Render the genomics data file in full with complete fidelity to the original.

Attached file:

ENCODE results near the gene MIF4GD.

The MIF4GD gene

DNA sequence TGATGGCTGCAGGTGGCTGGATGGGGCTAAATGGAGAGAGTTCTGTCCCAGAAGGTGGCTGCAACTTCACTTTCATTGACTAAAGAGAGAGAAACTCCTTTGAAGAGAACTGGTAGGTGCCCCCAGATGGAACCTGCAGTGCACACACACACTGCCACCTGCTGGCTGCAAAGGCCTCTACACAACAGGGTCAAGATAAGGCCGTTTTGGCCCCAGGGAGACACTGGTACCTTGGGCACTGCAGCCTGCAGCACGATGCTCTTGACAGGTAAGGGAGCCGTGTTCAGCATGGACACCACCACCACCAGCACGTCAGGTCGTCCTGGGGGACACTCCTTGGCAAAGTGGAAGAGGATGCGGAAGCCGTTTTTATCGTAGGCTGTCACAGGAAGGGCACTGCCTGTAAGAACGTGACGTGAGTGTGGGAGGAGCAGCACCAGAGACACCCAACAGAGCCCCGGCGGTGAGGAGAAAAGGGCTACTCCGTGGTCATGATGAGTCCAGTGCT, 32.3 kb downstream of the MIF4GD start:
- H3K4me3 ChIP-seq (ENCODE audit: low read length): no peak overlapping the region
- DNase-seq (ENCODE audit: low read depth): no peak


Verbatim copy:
ENCODE results near the gene MIF4GD.

The MIF4GD gene

DNA sequence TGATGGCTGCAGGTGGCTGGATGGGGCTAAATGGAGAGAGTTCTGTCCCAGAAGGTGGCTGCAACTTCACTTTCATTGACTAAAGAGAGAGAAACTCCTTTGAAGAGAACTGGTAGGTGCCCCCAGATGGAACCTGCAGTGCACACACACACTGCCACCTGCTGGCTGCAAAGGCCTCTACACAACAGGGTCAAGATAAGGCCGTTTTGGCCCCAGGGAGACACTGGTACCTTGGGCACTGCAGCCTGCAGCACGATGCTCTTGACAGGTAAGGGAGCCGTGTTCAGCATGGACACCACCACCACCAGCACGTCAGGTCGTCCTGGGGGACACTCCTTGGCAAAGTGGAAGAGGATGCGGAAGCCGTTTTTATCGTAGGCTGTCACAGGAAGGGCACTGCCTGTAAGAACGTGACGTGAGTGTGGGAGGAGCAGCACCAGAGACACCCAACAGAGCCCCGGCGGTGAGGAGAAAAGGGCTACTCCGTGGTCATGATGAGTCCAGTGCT, 32.3 kb downstream of the MIF4GD start:
- H3K4me3 ChIP-seq (ENCODE audit: low read length): no peak overlapping the region
- DNase-seq (ENCODE audit: low read depth): no peak